An attorney in Ohio is fighting a judge's ruling that sent her to jail for refusing to remove her Black Lives Matter pin in court.

If Andrea Burton loses her appeal, she'll need to serve the 5-day sentence, WKBN reported Friday.

Youngstown Municipal Court Judge Robert Milich said he ordered Burton to take off the pin last week because the law allows judges to limit symbolic political expression in court, even if it doesn't interrupt the proceedings.

"There’s a difference between a flag, a pin from your church or the Eagles and having a pin that’s on a political issue," Milich told the news station.

"He indicated to me he didn't know if I was trying to seek attention from the news or whatever the case was, but that legally I wasn't allowed to wear it and I deferred and said that I'm respecting my First Amendment right," Burton told WFMJ. The judge reportedly held her in contempt of court after giving her several opportunities to take off the pin.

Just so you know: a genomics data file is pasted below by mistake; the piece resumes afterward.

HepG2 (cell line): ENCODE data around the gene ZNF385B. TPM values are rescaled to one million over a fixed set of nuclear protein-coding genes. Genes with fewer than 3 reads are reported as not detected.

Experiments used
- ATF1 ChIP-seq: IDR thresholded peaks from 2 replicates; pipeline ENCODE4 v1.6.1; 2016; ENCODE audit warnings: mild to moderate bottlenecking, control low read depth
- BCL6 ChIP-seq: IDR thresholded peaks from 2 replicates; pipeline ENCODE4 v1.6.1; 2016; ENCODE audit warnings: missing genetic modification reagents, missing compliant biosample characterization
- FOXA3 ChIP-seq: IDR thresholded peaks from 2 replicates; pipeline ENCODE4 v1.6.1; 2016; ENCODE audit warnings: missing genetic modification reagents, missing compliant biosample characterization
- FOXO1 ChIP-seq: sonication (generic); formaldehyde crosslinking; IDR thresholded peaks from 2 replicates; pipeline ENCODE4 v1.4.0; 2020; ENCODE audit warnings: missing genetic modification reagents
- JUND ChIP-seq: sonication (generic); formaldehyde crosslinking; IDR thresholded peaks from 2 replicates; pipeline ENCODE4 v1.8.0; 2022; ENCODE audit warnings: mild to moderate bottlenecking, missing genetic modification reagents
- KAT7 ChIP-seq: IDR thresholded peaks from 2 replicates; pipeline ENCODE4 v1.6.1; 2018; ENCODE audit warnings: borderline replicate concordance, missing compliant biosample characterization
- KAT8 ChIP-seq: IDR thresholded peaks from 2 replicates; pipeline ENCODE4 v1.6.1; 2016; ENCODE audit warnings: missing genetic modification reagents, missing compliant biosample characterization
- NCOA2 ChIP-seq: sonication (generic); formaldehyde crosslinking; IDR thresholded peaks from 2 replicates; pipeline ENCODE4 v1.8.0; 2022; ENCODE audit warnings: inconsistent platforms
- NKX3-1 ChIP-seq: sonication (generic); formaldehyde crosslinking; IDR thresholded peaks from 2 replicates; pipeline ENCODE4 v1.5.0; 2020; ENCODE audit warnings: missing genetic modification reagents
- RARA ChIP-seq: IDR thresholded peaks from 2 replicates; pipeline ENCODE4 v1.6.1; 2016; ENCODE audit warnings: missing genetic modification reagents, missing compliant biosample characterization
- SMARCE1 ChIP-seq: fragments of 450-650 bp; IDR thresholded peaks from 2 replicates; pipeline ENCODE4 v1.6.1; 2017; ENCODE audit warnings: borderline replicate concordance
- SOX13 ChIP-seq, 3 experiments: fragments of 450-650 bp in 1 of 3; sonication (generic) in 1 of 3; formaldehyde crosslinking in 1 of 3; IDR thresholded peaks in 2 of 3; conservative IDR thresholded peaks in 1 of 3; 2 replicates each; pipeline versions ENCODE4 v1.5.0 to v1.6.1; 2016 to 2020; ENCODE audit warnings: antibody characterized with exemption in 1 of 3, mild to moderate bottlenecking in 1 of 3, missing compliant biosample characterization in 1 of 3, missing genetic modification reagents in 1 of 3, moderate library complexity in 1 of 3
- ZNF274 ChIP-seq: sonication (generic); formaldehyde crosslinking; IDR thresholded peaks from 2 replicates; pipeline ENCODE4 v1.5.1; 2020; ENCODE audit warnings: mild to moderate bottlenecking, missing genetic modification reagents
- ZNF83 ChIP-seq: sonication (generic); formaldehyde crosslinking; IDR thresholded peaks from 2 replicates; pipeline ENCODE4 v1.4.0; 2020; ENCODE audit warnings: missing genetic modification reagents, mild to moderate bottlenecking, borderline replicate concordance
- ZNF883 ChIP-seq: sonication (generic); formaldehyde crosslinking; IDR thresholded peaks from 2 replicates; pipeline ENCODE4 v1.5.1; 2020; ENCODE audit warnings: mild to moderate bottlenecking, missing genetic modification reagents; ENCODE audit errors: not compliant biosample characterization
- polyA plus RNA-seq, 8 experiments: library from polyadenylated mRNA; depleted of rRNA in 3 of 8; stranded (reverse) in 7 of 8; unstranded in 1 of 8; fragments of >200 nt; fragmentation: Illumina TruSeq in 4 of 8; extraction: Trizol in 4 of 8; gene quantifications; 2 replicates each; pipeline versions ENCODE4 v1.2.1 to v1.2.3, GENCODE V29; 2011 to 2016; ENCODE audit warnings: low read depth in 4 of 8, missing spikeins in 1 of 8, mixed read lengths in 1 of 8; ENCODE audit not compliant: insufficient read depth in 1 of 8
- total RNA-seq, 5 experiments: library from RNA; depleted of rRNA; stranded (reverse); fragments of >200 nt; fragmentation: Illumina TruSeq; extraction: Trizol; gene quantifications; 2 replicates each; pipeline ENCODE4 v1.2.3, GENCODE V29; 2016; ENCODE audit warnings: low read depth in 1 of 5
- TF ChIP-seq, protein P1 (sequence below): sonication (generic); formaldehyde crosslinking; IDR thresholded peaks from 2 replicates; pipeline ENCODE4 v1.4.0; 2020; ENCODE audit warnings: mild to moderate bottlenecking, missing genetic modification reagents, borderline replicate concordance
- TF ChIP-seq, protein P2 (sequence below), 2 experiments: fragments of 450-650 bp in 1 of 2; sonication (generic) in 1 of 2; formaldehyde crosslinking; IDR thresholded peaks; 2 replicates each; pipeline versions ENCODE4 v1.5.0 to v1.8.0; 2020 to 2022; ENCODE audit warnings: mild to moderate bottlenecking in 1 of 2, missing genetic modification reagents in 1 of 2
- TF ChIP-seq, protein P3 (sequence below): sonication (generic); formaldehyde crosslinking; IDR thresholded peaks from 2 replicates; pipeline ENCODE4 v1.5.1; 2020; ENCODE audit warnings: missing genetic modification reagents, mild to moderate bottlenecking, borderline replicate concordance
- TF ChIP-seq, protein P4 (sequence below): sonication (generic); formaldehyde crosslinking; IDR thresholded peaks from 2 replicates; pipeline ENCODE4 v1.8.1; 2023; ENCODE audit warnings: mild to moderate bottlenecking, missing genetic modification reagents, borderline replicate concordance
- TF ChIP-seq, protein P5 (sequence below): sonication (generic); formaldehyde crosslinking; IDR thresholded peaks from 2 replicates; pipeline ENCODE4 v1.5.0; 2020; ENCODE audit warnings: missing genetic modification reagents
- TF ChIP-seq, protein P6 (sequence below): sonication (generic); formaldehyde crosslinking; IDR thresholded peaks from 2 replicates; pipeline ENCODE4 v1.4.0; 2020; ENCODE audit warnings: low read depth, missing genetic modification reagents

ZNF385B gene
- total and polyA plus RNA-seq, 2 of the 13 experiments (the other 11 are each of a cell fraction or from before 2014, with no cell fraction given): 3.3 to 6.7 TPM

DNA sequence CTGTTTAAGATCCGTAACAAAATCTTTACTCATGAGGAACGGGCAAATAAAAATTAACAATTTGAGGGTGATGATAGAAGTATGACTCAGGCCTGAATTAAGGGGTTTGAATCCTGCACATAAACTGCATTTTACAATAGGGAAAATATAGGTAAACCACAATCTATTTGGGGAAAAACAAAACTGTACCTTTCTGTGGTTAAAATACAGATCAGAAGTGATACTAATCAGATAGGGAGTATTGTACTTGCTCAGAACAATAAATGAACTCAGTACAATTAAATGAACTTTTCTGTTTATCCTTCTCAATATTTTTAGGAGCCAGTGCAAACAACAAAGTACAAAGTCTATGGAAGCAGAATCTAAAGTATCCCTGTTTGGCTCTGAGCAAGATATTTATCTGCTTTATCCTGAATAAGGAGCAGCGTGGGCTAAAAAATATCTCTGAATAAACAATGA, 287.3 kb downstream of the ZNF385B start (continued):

The Youngstown branch of the NAACP argued that Burton's civil rights may have been violated.

"Unless she violated the law - there does not seem to be a valid reason for her to be JAILED," the branch's president, George Freeman, Jr., wrote.

"A judge doesn’t support either side," Milich said. "A judge is objective and tries to make sure everyone has an opportunity to have a fair hearing, and it was a situation where it was just in violation of the law."

Mike Brickner, senior policy director for the American Civil Liberties Union of Ohio, told WKBN that in many cases, judges can order people in the courtroom to remove clothing with messages in order to preserve a defendant's right to a fair trial.

"It's an act of civil disobedience, I understand that. I'm not anti-police, I work with law enforcement and I hold them in the highest regard, and just to say for the record, I do believe all lives matter. But at this point they don't all matter equally," Burton added.

Youngstown is approximately 70 miles southeast of Cleveland.